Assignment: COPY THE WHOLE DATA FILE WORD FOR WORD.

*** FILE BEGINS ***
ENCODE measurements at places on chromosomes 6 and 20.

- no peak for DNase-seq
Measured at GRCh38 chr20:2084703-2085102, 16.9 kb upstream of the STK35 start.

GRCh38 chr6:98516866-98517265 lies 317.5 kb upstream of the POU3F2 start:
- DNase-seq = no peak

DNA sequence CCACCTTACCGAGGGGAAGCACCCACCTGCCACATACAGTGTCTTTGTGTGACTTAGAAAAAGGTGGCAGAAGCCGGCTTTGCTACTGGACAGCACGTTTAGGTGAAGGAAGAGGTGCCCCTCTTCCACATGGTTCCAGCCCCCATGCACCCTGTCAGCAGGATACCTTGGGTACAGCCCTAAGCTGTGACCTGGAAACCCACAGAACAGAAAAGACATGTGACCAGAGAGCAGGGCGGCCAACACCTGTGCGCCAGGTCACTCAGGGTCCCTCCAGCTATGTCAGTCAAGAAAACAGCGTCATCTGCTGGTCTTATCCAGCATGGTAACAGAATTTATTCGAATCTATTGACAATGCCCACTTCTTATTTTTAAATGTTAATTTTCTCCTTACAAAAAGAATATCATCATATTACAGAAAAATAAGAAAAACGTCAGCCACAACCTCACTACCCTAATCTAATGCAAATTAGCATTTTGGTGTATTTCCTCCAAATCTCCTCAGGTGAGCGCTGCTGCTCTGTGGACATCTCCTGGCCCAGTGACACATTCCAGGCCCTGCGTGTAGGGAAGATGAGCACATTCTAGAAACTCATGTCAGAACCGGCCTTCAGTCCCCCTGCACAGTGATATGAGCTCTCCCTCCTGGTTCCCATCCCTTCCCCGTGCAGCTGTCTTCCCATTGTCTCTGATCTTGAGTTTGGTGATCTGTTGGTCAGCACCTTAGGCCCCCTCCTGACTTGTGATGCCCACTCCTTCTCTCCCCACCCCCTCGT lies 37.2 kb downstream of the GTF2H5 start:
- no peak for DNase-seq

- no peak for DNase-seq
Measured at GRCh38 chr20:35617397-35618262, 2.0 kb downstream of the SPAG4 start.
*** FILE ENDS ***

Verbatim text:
ENCODE measurements at places on chromosomes 6 and 20.

- no peak for DNase-seq
Measured at GRCh38 chr20:2084703-2085102, 16.9 kb upstream of the STK35 start.

GRCh38 chr6:98516866-98517265 lies 317.5 kb upstream of the POU3F2 start:
- DNase-seq = no peak

DNA sequence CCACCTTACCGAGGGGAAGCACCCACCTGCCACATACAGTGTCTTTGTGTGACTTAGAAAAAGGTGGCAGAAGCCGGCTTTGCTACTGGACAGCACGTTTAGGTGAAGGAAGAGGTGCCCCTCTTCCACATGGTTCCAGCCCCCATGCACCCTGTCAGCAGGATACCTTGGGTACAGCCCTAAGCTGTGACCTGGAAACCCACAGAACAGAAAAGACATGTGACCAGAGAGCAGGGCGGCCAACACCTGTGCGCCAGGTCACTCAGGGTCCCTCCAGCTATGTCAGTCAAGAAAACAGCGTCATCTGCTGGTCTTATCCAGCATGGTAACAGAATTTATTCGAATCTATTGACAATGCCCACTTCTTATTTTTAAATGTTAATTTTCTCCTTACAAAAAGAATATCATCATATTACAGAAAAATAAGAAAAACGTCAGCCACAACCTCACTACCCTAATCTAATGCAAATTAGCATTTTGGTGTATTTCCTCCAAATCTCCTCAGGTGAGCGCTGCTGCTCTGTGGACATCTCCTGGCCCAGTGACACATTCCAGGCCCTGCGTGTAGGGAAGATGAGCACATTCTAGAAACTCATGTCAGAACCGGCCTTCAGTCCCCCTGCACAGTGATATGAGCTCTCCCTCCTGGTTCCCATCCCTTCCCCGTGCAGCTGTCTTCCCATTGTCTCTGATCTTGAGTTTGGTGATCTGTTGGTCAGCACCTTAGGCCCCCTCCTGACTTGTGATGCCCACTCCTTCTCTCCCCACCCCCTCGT lies 37.2 kb downstream of the GTF2H5 start:
- no peak for DNase-seq

- no peak for DNase-seq
Measured at GRCh38 chr20:35617397-35618262, 2.0 kb downstream of the SPAG4 start.